South Africa’s long-ruling African National Congress (ANC) party narrowly escaped its first real political threat in ages this week, as a much-heralded merger of two opposition parties abruptly collapsed. Last week, the Democratic Alliance (DA) and Agang S.A. parties were poised to join forces, with Mamphela Ramphele, former partner of black apartheid activist Steve Biko, at the helm. With Ms. Ramphele, founder of Agang S.A., as the first black leader of the DA, the party hoped to pull the country’s ethnic majority away from the ANC, whose increasing incompetence has dominated the domestic media for years.The ANC, a party whose base of support has long been connected to its history of anti-apartheid activism and its close ties with the late Nelson Mandela, is no doubt relishing some Shadenfreude in the wake of the news. The NYT has the story:
“In hindsight, in our urgency to seize the opportunity presented last week, both parties rushed into the agreement,” [Ms. Ramphele] said. “We wanted to present a government-in-waiting to the citizens of our country, who are suffering under this government’s corruption and its refusal to properly deal with the myriad of issues that prevent us from realizing our potential.” […]Political analysts in South Africa said Ms. Ramphele’s supporters may have objected to cooperating so closely with the Democratic Alliance, which has a strong following among whites. The Democratic Alliance had hoped that a pact with Ms. Ramphele would enable it to capitalize on the charges of corruption and ineptitude leveled against Mr. Zuma and his followers. […]The rift is certain to embolden the A.N.C. as elections approach, highlighting the fissures and inconsistencies within the opposition.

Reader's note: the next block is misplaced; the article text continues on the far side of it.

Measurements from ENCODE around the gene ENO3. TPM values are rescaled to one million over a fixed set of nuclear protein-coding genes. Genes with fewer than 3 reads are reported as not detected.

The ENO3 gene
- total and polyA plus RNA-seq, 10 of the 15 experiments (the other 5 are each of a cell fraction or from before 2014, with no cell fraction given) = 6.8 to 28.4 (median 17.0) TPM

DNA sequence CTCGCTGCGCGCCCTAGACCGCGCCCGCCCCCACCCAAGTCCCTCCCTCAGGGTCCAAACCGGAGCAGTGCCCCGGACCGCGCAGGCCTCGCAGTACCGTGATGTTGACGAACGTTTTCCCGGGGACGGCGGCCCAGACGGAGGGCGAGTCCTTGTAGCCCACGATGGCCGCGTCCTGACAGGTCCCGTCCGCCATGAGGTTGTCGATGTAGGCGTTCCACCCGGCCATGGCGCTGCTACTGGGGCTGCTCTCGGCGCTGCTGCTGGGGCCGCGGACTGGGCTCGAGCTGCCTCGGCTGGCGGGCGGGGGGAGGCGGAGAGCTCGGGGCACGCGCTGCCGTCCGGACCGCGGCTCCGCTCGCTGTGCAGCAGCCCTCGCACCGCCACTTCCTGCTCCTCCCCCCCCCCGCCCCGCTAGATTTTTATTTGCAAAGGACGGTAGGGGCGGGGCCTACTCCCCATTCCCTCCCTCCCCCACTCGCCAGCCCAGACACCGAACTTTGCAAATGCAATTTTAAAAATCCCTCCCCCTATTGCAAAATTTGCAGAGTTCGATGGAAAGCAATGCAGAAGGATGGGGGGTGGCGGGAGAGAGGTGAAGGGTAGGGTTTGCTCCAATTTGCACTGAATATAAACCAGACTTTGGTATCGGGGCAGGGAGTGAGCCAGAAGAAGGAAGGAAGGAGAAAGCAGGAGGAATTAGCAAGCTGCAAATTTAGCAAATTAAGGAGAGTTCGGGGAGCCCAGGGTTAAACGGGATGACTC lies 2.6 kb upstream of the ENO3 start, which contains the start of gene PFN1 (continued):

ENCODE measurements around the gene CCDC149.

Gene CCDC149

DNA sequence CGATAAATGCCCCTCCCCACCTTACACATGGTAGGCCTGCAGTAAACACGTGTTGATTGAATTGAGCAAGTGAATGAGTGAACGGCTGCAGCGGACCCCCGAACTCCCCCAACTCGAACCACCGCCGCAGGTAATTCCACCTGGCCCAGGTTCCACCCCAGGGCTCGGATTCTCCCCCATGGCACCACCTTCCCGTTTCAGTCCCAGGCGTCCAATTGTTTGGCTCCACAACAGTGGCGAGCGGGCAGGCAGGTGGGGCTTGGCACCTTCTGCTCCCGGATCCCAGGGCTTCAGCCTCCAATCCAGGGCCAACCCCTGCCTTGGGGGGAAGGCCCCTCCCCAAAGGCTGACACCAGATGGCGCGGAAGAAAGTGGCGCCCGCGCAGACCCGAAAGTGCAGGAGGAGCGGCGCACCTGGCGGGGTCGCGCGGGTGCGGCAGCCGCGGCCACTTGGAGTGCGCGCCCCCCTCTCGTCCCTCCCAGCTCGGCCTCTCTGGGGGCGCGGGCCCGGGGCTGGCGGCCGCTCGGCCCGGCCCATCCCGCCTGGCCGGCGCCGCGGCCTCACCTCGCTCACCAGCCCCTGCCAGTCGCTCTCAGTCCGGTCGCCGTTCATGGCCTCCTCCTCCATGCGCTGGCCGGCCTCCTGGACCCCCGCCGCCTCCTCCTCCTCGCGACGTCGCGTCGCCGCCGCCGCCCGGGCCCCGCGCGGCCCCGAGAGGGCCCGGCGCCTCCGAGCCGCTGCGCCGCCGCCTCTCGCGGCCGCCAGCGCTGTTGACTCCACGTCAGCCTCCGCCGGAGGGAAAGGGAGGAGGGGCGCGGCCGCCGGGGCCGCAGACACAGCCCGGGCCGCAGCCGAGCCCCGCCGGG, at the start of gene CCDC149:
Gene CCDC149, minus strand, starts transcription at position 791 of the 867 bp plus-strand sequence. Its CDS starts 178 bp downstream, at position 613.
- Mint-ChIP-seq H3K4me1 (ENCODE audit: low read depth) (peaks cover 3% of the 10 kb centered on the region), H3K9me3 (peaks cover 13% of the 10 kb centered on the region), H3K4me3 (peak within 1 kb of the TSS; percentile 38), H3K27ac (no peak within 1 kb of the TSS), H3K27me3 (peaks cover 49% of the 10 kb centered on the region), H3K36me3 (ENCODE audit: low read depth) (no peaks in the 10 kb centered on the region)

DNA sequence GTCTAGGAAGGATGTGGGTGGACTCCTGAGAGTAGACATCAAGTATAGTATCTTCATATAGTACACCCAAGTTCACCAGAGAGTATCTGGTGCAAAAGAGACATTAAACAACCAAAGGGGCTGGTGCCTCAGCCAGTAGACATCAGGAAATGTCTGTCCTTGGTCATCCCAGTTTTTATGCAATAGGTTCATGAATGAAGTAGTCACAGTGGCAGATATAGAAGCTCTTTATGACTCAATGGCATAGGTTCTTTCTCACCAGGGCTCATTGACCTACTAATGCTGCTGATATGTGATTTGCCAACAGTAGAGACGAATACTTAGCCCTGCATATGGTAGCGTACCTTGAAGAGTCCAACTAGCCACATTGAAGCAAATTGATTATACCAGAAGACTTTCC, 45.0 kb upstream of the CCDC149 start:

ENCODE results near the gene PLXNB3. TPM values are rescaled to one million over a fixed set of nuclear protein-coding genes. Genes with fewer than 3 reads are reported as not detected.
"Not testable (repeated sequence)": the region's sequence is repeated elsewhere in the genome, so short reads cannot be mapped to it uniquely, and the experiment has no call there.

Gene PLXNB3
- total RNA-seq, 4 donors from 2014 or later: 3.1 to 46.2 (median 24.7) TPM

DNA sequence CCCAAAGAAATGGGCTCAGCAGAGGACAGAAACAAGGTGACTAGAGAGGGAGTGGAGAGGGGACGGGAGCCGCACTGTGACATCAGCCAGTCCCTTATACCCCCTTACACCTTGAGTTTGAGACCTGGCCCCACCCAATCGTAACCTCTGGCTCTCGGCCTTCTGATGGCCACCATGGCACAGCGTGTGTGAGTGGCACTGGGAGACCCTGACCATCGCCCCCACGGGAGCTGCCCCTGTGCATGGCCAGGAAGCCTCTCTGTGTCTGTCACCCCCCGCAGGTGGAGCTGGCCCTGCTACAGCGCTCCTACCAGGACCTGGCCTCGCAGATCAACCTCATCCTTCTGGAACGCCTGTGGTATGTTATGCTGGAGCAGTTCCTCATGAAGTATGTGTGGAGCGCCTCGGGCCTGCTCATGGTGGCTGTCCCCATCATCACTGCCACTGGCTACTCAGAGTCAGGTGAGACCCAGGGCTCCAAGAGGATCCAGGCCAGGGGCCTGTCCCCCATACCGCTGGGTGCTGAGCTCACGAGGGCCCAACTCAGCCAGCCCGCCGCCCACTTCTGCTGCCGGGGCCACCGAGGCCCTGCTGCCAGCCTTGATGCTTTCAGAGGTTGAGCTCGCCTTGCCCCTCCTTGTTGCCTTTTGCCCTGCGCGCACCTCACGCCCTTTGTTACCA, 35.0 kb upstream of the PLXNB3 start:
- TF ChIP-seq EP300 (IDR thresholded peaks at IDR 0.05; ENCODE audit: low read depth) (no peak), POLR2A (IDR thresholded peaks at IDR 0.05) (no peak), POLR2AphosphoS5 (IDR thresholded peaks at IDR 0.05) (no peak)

The country seriously needs a serious opponent to emerge and give the ANC a run for its money. The ANC’s long dominance has led to a hardening of the arteries, rampant corruption, and to a general decline in the health of South African democracy. Now that the merger has failed, seemingly for the long run (though nothing is eternal in politics), the country seems further than ever from building an effective “loyal opposition.”South Africa, boasting one of Africa’s largest GDPs, is facing sizable internal crises: one of the highest youth unemployment rates in the world, a severe AIDs epidemic, and an increasingly restive labor movement. President Zuma may be able to secure another term in power with this recent windfall, but he and his party are nowhere near offering the kind of leadership the country needs now.